The results show a higher variability between the individual plots for the real values than between the same plots, but with the predicted values of number of plants/m2 for each plot. This is indicated by a higher value of standard deviation, which resulted in the higher standard error for real values compared to the predicted ones. Also, the range between the maximum and minimum number of plants/m2 per plot is narrower for the predicted values than for the real ones. This is mainly because of the lower value of maximum number of plants/m2 per plot that was calculated by the prediction model.
The number of plants/m2
manually counted on 200 plots in 2019 and the number of plants/m2
obtained from the same plots using the prediction model were subtracted; the difference is shown in the box plot (Figure 4
The difference between the real and predicted number of plants/m2 for all plots varied between −5 and +18. This indicates that the prediction model underestimated the real number of plants/m2 for the plots, which led to a positive difference between the real and predicted values, while overestimating the real number of plants/m2 for the plots, which led to a negative difference between the real and predicted values.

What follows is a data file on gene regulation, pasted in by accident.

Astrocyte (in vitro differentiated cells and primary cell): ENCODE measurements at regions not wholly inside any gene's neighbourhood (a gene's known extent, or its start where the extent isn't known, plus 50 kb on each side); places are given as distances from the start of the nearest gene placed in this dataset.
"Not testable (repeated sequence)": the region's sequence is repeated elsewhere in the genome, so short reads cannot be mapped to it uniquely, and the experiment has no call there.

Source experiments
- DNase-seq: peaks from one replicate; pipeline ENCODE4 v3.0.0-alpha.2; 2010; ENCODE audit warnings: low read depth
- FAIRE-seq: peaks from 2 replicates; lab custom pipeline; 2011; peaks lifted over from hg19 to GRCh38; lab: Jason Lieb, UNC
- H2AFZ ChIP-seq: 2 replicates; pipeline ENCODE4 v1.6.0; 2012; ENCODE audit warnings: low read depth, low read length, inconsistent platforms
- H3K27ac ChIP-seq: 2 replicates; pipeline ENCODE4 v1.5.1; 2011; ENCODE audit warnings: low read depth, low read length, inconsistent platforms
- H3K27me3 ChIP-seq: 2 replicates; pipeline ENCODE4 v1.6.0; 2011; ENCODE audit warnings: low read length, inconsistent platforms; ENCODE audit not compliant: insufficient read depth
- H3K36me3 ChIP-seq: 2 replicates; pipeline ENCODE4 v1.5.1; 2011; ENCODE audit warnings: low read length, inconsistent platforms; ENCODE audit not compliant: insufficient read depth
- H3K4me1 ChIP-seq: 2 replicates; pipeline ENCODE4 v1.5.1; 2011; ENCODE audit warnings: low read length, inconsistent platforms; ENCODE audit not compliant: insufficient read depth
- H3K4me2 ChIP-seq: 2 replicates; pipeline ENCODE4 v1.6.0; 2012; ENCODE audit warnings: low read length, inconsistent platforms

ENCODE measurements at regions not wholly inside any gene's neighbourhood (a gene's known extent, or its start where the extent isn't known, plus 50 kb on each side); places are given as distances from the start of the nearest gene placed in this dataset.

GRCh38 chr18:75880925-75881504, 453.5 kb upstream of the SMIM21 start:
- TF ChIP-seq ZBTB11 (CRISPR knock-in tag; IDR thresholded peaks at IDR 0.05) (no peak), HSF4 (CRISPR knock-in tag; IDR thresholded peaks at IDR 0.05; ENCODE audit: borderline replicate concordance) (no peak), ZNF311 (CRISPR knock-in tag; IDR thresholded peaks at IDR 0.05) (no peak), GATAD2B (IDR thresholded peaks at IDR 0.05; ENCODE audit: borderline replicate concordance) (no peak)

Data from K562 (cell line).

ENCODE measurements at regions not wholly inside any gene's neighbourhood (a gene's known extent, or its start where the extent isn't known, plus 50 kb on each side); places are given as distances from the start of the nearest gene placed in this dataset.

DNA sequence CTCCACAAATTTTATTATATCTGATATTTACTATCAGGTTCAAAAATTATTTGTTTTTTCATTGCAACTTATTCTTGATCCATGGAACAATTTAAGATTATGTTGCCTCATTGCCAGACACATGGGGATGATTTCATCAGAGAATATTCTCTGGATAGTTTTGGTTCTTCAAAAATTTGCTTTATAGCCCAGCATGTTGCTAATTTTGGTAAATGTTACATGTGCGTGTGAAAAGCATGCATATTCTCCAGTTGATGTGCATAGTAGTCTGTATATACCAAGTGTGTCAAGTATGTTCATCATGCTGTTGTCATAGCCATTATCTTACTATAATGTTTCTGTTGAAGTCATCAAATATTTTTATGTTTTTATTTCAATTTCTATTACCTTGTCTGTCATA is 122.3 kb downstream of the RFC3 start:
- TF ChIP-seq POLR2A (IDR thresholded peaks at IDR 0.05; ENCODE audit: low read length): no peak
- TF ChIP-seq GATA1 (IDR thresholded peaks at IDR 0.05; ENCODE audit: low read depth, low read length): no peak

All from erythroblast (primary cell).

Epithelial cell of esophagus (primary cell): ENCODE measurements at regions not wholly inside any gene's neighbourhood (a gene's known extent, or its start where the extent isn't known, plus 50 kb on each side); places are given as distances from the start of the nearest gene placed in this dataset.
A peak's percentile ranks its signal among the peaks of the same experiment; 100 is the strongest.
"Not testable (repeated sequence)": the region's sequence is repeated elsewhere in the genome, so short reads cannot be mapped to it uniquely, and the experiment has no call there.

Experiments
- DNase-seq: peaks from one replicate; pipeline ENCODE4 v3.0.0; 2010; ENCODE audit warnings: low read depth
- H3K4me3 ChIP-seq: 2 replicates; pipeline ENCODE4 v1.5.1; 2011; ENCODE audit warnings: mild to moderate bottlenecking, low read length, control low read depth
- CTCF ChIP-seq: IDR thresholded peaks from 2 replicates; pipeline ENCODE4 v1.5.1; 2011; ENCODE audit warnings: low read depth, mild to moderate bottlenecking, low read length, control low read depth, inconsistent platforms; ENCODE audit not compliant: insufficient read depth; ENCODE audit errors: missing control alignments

Predictions of the number of plants per unit area for the 200 plots were based on the simple VIs and the RF machine learning algorithm. Values of the individual VIs used in the RF model derived from the images taken in two middle phases of soybean development (V4 and R3), had a different impact on the final result of the prediction (Figure 5
). This is represented through the Increase in Node Purity (IncNodePurity).
The main reason why the model underestimated the real number of plants/m2 lies in the overlap between the plants on the denser plots, so the model could not distinguish every soybean plant individually. For those plots that had a higher number of plants/m2 in reality, the model predicted lower values.
On the other hand, one possible reason why the model overestimated the real values for some plots was the presence of weeds on those plots so the model counted them as soybean plants, which resulted in a mismatch between the real and predicted values. This indicates that, for higher precision of the results, plots must be free of weeds so as not to disturb the prediction model.
The higher value of IncNodePurity indicates a greater influences of the variable on the final results of the prediction [21